CHENNAI: Every now and then, I like to dip my hands in buckets of water that are quite shallow but fresh and clean at the same time. For example, the hypothetical that I’m expounding on in this column is a topic that any human with a basic understanding of how global economy and human behavior works could explain and debunk. But what fascinates me, however, withstanding the temptation to dismiss this is, given that human behavior plays an important role in contributing to the failure of this model, we believe that we can predict behavior and generalise human beings to a magnitude that stretches across the entire planet.
I am going to indulge in some expository writing because I haven’t read or written enough to understand the nuances of economics. So, what is a super currency? For starters, it’s a compound word that I just coined with the possibility of it easily existing on the Internet already. What is the super currency? For all those thinking why I’m going in circles, well, it’s not exactly a circle because there is a change in the usage of the article in the question. A super currency is the real world equivalent of the Lord of the Rings – One Currency to rule them all. When going through the tedious process of exchanging currencies, my neural networks resorted to the obvious first thought, why not have a single currency all around the world?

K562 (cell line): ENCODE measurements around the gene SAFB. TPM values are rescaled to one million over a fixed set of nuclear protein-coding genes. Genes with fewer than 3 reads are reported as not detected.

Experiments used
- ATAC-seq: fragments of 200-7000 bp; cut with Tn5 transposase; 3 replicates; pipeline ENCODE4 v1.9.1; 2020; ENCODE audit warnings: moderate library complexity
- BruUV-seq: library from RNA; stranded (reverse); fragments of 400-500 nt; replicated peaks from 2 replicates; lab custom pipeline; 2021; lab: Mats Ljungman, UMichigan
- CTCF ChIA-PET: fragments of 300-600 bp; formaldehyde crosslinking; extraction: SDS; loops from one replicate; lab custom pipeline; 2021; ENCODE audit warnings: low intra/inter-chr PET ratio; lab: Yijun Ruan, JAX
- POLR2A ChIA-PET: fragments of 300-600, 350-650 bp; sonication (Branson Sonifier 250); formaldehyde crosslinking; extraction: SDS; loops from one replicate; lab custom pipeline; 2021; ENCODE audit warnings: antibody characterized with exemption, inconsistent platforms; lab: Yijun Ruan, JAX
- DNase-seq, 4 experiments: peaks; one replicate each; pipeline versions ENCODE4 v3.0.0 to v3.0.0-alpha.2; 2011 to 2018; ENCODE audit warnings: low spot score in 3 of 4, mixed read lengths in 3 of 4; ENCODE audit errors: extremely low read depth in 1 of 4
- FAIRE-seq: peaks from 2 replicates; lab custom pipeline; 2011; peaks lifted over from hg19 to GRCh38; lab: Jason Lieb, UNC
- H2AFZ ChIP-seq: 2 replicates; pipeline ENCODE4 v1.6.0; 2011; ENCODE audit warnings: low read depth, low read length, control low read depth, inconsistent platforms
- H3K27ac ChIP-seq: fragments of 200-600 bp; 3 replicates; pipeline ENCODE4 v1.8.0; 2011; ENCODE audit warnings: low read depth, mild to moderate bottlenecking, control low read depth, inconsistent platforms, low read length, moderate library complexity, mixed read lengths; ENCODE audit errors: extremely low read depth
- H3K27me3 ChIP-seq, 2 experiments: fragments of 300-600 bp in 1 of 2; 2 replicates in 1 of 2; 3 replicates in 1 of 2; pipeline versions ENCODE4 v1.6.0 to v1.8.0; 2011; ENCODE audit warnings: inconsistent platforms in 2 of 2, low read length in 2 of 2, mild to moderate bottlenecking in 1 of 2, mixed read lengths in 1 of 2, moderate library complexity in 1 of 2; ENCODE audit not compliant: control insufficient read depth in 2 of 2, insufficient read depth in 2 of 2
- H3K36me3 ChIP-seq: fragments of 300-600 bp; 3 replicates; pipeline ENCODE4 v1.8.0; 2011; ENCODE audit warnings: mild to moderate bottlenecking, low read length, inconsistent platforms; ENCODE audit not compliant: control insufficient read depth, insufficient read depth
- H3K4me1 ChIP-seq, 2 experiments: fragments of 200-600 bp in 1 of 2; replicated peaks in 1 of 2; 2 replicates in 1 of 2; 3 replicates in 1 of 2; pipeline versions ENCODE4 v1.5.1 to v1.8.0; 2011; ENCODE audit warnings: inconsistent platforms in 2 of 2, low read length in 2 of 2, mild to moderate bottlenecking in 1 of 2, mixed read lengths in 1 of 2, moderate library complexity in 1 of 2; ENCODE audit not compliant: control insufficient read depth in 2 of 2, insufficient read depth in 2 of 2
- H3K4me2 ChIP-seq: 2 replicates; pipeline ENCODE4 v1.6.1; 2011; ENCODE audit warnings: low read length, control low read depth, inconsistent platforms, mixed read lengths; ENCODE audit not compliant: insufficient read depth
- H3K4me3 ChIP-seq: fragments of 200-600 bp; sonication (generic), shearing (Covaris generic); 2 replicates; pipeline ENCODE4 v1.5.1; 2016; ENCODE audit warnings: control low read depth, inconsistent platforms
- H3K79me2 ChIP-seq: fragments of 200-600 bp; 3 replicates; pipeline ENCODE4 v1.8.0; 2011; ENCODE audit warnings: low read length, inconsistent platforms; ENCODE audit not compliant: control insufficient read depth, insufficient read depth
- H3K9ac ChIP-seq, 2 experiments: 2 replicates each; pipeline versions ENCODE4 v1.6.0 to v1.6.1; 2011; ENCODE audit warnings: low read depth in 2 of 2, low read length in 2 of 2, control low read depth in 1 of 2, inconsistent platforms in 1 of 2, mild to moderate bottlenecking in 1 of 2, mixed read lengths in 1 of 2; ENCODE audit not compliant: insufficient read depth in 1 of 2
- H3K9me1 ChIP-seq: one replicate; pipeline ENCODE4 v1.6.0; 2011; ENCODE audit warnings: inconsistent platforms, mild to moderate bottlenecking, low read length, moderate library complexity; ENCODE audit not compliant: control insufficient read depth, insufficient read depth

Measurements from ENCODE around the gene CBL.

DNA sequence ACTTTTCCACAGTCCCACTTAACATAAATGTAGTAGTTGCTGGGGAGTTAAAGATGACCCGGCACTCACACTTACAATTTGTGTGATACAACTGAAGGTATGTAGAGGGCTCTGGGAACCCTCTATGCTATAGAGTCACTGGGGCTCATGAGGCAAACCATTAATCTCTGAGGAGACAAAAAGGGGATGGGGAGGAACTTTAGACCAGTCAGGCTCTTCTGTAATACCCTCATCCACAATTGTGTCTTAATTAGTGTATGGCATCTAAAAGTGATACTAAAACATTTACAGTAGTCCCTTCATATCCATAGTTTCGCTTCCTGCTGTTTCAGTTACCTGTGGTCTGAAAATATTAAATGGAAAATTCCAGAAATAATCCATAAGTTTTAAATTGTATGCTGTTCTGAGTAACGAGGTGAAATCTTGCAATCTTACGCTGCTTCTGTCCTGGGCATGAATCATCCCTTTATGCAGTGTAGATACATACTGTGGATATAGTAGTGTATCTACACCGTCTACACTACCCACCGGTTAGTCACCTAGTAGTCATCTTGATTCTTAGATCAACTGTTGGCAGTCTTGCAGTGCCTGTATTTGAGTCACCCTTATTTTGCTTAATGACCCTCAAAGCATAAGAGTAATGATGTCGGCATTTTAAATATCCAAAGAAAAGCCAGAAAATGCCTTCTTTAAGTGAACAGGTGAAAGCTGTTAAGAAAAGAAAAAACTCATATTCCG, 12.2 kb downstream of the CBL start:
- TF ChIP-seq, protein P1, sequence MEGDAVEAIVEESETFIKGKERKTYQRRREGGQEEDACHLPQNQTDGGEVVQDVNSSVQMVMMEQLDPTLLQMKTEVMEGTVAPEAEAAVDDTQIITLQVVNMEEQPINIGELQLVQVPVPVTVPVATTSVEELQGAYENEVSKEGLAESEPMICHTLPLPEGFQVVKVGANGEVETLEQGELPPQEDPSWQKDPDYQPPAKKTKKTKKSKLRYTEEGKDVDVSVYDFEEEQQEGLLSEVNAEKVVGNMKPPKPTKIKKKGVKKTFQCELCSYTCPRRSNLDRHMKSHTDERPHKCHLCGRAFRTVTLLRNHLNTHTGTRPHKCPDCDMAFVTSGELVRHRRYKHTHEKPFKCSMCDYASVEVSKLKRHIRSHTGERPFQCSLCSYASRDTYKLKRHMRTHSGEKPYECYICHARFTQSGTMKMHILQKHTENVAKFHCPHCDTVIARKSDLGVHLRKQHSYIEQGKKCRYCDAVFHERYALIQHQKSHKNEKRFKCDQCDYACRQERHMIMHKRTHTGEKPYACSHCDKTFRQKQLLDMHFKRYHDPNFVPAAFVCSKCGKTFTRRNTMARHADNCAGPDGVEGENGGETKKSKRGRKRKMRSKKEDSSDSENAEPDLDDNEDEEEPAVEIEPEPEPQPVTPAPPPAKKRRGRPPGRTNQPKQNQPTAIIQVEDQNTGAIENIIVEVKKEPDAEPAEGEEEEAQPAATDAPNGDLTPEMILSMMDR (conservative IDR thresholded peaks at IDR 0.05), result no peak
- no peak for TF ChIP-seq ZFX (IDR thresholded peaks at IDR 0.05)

Simple economics will tell you that a currency is a direct reflection of a country’s sovereignty. This would be the same as treating the entire world as one single country, another obvious thought I tackled a few months ago. The world is not a weighing scale with equal weights on both sides; it has a hundred kilograms on one side and 2.5 milligrams on the other. It wouldn’t be fair to the 100-kilogram weight if we have the same standard for the 2.5-milligram weight as well. If the super currency does exist, then when one country has economic problems and needs an economy boost, the super currency cannot be lowered to aid the boost because there are other countries with flourishing economies that will be gravely affected if done so.
Whenever there is a hypothetical that will never see the light of its day, I seek to indulge and fall prey to clichés like discussing pros and cons. Now that the cons are out of their way, time for some pros. Obvious ones for these obvious thoughts: You won’t have to go through that tiring ordeal of using Google to convert some foreign currency that you managed to save from your last holiday. If you are a small business or any sort of business, you can write contracts and trade seamlessly without having to worry about exchange rates and fluctuations.
Those are just perks. The actual hypothetical itself is a bad idea. What happened with Greece’s economy a few years ago, and what’s happening now with Britain pulling out of the European Union, pretty much stemmed from imposing a single currency on a spectrum of countries.
(When he isn’t writing, the creative producer with The Rascalas watches a lot of ‘cat videos’ on YouTube)